Joe’s Cozy Corner was an integral part of the city’s brass-band renaissance in the 1990s and early 2000s. “Papa” Joe Glasper ran the bar as a community center, offering school supplies and breakfast to hungry kids on their way to nearby Craig Elementary, and bringing hot plates to elderly neighbors. It was a regular venue for brass-band shows but, more than that, it was a home base for brass-band and traditional-jazz musicians, from members of the Rebirth and Treme brass bands to James, Glen David, and Troy “Trombone Shorty” Andrews. “Uncle” Lionel Batiste built a shoeshine stand out front, and Kermit Ruffins came to work the grill. On Sunday afternoons, downtown second-line parades made Joe’s a regular stop.
The institution closed under tragic circumstances in 2004. At the funeral procession for beloved musician Anthony “Tuba Fats” Lacen, Glasper got into an argument with a man named Richard Gullette, who was selling beer to people gathering in the street outside the bar. Gullette refused to stop vending and struck Glasper. Glasper shot Gullette once, killing him. Papa Joe subsequently died in jail. The city revoked the bar’s liquor license despite a neighborhood campaign to keep it open.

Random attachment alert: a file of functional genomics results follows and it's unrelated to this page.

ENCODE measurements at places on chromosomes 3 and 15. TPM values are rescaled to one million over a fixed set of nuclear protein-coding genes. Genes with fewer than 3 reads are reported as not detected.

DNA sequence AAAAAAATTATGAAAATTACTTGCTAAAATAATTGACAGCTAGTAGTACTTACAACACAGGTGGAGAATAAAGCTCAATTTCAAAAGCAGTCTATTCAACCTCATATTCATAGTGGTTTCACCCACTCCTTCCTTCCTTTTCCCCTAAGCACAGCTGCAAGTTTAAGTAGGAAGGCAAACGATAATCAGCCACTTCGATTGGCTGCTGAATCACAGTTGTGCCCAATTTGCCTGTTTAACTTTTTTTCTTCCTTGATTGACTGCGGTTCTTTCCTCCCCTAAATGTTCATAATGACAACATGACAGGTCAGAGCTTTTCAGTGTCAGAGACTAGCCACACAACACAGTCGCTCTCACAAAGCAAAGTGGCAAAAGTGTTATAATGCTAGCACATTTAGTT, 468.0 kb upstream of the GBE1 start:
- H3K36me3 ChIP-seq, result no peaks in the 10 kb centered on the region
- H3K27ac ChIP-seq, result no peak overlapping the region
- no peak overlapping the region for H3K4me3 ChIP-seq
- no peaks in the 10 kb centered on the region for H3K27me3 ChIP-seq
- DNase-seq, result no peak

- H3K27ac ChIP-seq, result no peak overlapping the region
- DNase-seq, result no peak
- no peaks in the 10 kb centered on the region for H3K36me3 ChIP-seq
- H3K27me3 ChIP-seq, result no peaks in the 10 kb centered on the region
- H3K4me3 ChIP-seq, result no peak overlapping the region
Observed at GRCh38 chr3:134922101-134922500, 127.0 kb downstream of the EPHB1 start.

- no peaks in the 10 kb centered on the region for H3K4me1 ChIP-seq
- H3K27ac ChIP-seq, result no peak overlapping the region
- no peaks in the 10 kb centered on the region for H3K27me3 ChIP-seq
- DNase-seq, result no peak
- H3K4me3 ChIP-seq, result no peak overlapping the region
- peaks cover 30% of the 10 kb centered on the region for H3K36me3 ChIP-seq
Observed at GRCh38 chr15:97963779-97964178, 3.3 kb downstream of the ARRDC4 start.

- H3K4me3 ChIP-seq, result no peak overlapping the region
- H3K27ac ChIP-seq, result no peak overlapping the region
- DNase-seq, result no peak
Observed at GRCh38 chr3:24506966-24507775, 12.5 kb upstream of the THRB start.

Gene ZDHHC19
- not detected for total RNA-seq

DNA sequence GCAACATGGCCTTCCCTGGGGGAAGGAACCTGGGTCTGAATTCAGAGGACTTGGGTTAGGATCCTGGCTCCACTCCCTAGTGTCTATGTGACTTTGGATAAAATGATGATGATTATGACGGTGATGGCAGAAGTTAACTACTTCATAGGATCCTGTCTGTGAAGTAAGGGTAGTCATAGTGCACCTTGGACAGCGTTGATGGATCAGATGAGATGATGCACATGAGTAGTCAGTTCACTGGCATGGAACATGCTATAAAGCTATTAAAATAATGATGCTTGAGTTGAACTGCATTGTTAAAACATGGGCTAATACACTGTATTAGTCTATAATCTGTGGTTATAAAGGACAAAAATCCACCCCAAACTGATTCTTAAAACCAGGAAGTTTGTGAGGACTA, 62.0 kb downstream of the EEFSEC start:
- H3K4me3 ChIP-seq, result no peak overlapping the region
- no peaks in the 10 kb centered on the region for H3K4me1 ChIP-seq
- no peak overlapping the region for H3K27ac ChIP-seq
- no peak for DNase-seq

In the years after Hurricane Katrina, as Treme gentrified, the building was renovated as a residence. Removing the brick façade of Joe’s revealed hand-painted lettering on the original weatherboards that advertised its precursor, Ruth’s Cozy Corner (Mama Ruth Queen had opened the club when the place she managed, the Caldonia Inn, was demolished to make way for what became Armstrong Park.) The city’s zoning enforcement phased most live music out of Treme, and the community of brass-band musicians has largely dispersed as rents increased. In 2017, longtime New Orleanian Fatma Aydin opened a Turkish bakery here called Fatma’s Cozy Corner.